The Fortune Cookie
at Cheri II
Billy Wilder's The Fortune Cookie has been widely hailed as some sort of beautiful moral statement from a reformed cynic. Don't believe it. Wilder's cynicism--really his acceptance of the truth--is very much in evidence in The Fortune Cookie; it makes his moralism palatable.
One Two Three, Irma La Douce, and Kiss Me, Stupid--the man's last three pictures--were characterized not so much by cynicism as by excess. In all things. Kiss Me, Stupid, unquestionably Wilder's worst, was so overplayed, overwritten and overdirected that it seemed fair to call it his Armageddon. But with the benefit of hindsight, one can see that beneath the roughage Wilder has been brewing a new style of comedy. And the brew has come to boil with The Fortune Cookie.
This, Wilder's 20th movie, both climaxes and redeems a career that has produced such diverse films as The Lost Weekend and Some Like it Hot. It embodies all that is best in Wilder: the polish of Sabrina, the bite of Ace in the Hole, and the sentimentality of The Apartment. Plus it adds a new brick to Wilder's pile: understatement.
Because The Fortune Cookie is, (unlike just about every Wilder picture in the last fifteen years) modest, it is difficult to regard as a major work. Yet with the slick surface stripped away from Wilder, he turns from a destructive into a constructive cynic. You learn again that evil mercenary people dominate the world, and for the first time that relative goodness need not indicate a suspect I.Q. or similar character defect.
But don't worry. Wilder has the sense not to drown The Fortune Cookie in good will. If one or two of his and I.A.L. Diamond's screenplays have been funnier over-all, there has still been none in which as high a percentage of the jokes came off. This is largely due to the efforts of two veteran comics: Walter Matthau and Jack Lemmon.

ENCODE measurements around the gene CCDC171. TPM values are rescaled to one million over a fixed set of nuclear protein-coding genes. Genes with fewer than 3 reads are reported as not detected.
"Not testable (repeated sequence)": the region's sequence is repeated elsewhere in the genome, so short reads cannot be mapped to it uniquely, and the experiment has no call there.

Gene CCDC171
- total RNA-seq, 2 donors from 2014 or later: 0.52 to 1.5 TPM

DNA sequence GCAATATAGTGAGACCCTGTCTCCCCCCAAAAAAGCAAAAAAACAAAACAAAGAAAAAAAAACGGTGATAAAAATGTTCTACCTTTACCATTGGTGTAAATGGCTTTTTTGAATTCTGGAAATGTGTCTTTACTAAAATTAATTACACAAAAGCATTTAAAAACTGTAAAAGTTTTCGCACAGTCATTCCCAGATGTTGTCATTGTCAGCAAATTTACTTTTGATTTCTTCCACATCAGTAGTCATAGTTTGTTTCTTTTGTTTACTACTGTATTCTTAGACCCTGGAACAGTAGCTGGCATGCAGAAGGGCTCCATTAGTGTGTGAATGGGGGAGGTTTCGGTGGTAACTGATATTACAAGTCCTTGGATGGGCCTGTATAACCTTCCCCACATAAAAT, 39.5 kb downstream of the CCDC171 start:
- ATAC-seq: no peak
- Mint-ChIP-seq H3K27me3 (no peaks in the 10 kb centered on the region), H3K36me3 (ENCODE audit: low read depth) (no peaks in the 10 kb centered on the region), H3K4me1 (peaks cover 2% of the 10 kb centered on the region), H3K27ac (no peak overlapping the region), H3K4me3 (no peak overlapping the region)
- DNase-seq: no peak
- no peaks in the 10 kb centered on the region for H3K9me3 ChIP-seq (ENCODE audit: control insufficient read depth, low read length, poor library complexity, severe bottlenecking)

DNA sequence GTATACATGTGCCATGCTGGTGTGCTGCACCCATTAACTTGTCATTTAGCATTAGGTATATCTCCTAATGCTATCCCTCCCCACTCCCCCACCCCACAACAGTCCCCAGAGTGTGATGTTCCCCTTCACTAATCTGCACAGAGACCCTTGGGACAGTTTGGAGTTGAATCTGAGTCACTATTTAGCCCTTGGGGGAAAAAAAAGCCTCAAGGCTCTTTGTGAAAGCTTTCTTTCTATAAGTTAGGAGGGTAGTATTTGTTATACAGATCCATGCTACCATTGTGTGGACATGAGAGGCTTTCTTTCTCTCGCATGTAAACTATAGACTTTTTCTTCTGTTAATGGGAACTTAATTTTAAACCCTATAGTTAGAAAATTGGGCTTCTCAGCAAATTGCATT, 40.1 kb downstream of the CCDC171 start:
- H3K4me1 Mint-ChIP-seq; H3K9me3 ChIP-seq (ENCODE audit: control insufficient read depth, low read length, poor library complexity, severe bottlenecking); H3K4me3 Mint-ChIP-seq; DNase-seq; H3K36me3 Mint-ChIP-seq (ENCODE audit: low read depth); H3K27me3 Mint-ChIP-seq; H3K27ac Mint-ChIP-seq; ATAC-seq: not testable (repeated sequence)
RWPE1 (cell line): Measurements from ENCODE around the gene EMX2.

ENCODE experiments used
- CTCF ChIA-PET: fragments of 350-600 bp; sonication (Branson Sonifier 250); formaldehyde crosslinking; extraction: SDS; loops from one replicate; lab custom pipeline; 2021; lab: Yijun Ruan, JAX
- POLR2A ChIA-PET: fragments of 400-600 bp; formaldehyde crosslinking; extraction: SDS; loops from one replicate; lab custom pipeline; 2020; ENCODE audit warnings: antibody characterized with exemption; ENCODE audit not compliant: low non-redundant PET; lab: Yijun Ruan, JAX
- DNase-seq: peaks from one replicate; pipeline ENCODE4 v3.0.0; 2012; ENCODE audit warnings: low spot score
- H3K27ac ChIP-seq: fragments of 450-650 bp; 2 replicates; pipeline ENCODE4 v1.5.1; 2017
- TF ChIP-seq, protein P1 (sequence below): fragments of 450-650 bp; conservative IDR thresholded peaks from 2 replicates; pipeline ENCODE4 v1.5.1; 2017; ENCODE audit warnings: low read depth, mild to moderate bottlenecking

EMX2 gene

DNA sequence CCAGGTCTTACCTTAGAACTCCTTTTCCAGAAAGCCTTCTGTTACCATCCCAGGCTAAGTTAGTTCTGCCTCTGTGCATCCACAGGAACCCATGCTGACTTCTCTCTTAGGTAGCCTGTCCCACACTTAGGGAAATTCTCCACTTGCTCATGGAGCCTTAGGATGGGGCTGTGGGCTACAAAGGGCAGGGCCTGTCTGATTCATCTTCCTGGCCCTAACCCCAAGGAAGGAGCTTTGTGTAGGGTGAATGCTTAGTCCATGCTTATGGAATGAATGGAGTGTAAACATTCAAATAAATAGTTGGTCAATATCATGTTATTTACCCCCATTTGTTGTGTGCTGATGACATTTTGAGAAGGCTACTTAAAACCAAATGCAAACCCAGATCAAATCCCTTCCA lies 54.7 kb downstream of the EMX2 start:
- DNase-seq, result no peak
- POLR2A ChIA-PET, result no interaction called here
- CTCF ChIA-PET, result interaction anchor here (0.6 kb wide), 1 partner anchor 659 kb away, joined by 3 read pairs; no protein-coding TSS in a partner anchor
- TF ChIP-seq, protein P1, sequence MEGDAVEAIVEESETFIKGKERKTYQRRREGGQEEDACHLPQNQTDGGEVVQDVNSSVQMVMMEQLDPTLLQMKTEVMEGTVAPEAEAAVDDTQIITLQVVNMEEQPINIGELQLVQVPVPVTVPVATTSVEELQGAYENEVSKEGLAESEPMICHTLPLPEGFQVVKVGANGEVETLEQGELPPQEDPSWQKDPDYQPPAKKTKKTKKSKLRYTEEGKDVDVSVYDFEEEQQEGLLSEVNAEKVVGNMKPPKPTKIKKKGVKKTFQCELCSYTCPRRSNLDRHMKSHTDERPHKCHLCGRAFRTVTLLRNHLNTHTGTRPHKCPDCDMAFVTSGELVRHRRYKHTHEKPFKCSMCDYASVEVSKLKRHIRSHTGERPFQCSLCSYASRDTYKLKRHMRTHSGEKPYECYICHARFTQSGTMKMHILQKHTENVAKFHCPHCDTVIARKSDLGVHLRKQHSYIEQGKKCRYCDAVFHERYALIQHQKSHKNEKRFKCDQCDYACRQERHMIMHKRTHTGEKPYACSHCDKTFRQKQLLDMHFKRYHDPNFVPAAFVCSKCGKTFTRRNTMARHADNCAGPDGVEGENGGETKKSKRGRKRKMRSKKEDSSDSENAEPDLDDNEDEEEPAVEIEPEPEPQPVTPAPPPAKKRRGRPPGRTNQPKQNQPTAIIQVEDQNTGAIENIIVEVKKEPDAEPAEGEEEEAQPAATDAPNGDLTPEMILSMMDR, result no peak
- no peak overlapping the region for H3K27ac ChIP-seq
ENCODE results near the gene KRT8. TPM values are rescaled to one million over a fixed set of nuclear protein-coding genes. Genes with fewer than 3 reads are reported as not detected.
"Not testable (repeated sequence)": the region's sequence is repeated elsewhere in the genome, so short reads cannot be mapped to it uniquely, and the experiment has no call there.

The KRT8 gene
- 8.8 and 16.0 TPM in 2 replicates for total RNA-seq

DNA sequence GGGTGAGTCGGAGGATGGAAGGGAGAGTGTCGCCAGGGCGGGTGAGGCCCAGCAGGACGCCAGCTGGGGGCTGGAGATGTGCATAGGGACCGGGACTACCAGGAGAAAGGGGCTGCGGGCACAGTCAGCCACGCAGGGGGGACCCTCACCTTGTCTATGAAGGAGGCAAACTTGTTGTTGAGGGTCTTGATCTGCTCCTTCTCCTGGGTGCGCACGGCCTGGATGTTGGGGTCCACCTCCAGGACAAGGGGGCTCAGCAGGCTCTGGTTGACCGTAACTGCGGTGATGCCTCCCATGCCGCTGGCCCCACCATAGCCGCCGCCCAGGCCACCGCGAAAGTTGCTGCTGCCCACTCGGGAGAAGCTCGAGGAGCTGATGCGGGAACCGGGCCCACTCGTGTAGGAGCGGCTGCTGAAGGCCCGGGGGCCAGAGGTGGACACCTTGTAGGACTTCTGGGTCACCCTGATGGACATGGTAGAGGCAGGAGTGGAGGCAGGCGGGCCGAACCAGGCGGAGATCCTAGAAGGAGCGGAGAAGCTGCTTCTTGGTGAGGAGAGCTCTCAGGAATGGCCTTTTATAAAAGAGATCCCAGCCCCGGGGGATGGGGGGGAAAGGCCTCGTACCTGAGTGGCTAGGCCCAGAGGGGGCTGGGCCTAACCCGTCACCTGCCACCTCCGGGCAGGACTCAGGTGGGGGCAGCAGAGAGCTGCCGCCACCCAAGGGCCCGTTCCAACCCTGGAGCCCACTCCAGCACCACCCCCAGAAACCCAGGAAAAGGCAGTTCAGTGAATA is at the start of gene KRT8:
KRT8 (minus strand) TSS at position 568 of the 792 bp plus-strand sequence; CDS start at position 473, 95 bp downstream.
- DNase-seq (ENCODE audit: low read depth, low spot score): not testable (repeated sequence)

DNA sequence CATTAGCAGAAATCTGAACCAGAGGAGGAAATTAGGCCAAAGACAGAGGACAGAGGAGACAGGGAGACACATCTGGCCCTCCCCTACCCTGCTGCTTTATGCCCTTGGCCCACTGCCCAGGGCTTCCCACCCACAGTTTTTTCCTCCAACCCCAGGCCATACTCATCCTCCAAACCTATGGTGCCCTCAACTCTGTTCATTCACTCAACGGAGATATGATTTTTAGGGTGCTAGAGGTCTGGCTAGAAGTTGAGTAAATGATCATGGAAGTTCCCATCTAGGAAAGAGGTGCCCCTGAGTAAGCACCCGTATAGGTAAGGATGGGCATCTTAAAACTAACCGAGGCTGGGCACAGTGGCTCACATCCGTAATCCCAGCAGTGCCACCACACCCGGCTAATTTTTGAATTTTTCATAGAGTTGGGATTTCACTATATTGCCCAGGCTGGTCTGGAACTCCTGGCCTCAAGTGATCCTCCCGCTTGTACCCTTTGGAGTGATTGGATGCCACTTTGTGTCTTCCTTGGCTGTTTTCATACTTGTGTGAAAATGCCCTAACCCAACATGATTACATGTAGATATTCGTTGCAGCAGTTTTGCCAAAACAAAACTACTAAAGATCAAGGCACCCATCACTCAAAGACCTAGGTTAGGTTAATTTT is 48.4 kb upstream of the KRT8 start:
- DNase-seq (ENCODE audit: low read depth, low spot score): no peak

As Wiplash Willy, the shyster lawyer specializing in negligence cases, Matthau outdoes himself--and everyone else in the movie. Midway between Mosca and Louie Nizer, Wiplash Willy is a wonderful offense to the American legal process.
Lemmon, as Harry Hinkle, is not the shlump his name suggests. He's a new brand of comic hero, tempered with a decent degree of ordinary human corruption (one of the ads for this movie divides the world into two types of people: "those who will do anything for money, and those who will do almost anything for money." Hinkle is of the latter stripe.) The understatement which pervades The Fortune Cookie is largely a consequence of Lemmon's beautifully understated performance.
Believe me, you haven't heard of another actor in the picture. Except Archie Moore, who turns up in a cameo. And it's in black and white, shot entirely on location in Cleveland, Ohio. In other words: cheap. The girl, Hinkle's ex-wife, is some chick by the name of Judi West. She's good, at least for this part. The Negro football-player who bangs into TV cameraman Hinkle and thus gives Wiplash the trumped-up lawsuit he's searching for, is written more or less like every stock Hollywood nice-guy over the last two decades. Either he's a slap at Uncle-Tomism or, more likely, at the latest While liberal stereotype of the token Negro. At any rate, he can't be serious.
The Fortune Cookie is more than Wilder's redemption; it is a tightly written, well-acted, competently filmed, funny American movie. Most of the Boston people who see it these days are refugees from the endless line in front of Georgy Girl next door. It should be the other way around.